George Bowdler Buckton FRS was born in Pentonville, London on 24th May 1818.
He was the eldest son of George Buckton, of Oakfield, Hornsey, Middlesex, who was a Proctor in the Prerogative Court of Canterbury. George Bowdler was privately educated after an accident in boyhood left him crippled for life and therefore unable to enter public school.
On the death of his father in 1847, he moved to Gloucester Place, Hyde Park, and the year after, entered the Royal College of Chemistry. He remained there for the next seven years, where he became research assistant to Professor, Dr A W Hoffman, with whom he published several important papers on methyl mercuric compounds. He had previously had three papers of his own read before the Royal Society. He had another four papers read between the years of 1857 and 1861. He was also a member of the General Committee of the British Association and read papers at Cambridge and Aberdeen.
In 1865 he published a chemical paper in conjunction with his friend Professor William Odling. This was his last paper on Chemicals. The same year he married the professors’ sister, Mary Ann. They were the only children of Dr George Odling of Southwark,
After their marriage, George and Mary Ann moved to Haslemere in Surrey where George purchased the Weycombe estate and designed Weycombe House. a stone gabled house to be built with an adjacent astronomical observatory. George renewed his childhood interest in Entomology and published his most important papers on this subject. He corresponded with Charles Darwin during this period, and was a neighbour of Alfred, Lord Tennyson, who lived nearby at Aldworth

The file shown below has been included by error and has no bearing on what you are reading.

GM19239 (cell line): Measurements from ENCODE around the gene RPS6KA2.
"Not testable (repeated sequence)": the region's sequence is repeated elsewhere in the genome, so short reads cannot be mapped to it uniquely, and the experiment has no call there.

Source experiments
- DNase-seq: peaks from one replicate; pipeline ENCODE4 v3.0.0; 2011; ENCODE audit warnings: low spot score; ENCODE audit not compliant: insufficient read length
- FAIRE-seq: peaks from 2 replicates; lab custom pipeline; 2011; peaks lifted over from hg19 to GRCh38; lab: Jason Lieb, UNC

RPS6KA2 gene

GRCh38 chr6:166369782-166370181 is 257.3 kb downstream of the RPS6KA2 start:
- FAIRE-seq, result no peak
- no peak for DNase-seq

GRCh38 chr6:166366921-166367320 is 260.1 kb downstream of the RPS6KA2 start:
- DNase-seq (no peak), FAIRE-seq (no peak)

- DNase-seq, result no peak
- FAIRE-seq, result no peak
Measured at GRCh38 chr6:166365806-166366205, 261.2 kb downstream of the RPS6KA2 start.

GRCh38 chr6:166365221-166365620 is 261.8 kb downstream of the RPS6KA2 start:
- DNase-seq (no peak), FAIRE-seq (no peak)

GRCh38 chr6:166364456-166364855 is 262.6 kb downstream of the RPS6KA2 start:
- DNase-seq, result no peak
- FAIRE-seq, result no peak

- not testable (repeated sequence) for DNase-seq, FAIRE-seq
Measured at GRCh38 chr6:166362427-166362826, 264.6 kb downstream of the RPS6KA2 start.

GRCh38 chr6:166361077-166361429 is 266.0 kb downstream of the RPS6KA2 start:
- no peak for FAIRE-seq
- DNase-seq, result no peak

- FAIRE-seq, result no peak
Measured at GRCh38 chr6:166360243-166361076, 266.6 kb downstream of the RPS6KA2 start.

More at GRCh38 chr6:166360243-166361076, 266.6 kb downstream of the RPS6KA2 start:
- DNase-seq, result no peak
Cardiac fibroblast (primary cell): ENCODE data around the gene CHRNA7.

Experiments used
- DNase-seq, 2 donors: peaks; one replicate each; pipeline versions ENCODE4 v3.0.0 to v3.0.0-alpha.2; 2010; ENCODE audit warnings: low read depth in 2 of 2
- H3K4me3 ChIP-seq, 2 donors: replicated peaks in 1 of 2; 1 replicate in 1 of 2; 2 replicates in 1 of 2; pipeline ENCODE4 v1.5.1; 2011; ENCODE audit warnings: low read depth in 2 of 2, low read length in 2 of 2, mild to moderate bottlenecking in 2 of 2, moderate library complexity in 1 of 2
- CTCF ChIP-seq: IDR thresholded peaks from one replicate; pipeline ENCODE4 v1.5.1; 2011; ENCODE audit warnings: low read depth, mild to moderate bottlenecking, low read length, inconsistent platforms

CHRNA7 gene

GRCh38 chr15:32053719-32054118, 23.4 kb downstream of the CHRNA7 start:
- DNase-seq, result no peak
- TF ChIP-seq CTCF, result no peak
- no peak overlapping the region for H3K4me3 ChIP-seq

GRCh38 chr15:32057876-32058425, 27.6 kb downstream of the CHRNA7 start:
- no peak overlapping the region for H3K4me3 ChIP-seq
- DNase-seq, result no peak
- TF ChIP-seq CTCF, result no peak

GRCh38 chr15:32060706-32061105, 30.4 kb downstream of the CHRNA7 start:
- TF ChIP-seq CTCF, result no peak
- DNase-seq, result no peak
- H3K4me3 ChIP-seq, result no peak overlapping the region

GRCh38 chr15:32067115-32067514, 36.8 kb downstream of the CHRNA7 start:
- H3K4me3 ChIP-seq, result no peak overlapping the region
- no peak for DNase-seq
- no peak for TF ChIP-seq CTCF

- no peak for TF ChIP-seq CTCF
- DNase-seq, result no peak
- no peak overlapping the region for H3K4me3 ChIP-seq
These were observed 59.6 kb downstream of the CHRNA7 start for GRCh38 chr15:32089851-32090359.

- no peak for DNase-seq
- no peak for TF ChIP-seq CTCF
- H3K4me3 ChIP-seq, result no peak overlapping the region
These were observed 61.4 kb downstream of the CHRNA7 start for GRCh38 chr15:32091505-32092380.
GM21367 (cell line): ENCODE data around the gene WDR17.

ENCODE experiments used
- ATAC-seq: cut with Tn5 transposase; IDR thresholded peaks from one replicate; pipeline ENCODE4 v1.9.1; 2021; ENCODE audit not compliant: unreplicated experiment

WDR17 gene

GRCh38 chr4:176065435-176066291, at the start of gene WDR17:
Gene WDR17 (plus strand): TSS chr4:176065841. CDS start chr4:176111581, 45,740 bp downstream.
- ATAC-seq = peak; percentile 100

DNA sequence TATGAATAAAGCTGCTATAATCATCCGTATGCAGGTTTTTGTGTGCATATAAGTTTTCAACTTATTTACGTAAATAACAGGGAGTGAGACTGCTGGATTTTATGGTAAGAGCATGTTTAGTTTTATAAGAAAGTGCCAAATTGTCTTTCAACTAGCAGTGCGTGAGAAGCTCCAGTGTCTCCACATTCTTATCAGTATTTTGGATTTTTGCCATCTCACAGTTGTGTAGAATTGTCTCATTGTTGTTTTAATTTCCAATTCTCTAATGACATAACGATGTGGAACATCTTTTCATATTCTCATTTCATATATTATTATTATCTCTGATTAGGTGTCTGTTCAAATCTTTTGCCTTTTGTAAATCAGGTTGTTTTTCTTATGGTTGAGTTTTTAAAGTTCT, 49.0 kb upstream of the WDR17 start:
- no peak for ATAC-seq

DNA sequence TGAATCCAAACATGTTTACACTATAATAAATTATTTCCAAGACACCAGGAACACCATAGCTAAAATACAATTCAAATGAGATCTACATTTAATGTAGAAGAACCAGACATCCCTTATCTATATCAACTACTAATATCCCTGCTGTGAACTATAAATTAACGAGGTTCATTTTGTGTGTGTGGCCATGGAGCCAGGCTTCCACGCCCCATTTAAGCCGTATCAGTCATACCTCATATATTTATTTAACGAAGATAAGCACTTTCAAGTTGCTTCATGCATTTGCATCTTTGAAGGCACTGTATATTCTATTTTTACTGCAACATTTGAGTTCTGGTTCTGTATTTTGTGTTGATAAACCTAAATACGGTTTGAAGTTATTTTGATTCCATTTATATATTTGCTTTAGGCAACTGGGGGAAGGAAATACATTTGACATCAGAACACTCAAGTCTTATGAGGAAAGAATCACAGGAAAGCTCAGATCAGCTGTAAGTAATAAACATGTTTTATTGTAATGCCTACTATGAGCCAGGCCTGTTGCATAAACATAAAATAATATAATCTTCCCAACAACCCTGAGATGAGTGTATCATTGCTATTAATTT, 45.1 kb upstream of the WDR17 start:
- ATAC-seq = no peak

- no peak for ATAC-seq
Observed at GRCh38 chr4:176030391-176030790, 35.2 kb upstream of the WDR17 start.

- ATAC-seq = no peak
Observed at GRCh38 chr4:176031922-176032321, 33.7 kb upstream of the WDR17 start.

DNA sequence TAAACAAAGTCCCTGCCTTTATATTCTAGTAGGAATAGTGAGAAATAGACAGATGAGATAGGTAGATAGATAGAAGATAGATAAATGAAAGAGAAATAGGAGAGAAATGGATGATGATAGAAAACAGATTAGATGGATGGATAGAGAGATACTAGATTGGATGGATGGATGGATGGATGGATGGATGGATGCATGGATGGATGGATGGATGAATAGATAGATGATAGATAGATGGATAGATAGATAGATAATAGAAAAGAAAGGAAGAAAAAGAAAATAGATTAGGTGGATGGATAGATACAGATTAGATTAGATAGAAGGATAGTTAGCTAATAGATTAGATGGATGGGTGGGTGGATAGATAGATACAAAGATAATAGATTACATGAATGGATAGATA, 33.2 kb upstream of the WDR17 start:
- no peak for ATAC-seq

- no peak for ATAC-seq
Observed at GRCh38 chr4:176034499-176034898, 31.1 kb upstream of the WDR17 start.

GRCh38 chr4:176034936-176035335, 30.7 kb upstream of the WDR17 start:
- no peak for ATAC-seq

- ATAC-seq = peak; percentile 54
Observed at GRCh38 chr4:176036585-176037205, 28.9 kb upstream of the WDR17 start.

George Bowdler Buckton was elected a Fellow of the Royal Society in 1852 and served two periods on its council. He was also a member of the Linnean and Entomological Societies. He continued his chemical studies at Weycombe, in his own laboratory, and gave elementary lectures to the young people of the district.
He was interested in astronomy, electricity and photography. He built a Wimshurst machine and several telescopes, grinding and mounting his own reflectors.
In 1882 he suffered another accident when he fell and broke his leg while attempting to close the shutters on his astrological observatory. He was a manager of the National Schools, a good musician and a keen artist. He continued to paint until just before his death, of a chill, on 25th September 1905. He left a widow, one son and five daughters.
George Bowdler Buckton was a Fellow of the Linnean Society, the Chemical Society, the Royal Society and the Entomological Society. He was also a member of the Entomological Society of France and a corresponding member of the Royal Academy of Sciences in Philadelphia.
George Bowdler Buckton was probably named after his Uncle by Marriage, Charles Bowdler. Charles Bowdler was a Proctor at Doctors Commons and a nephew of Thomas Bowdler MD, the gentleman who gave the World the expression to Bowdlerise. Meaning to censor or omit. This came about after Thomas Bowdler published The Family Shakespeare, in 1818. A version of Shakespeares’ works, deemed to be more appropriate for women and children. He also edited Decline and Fall of the Roman Empire in a similar manner.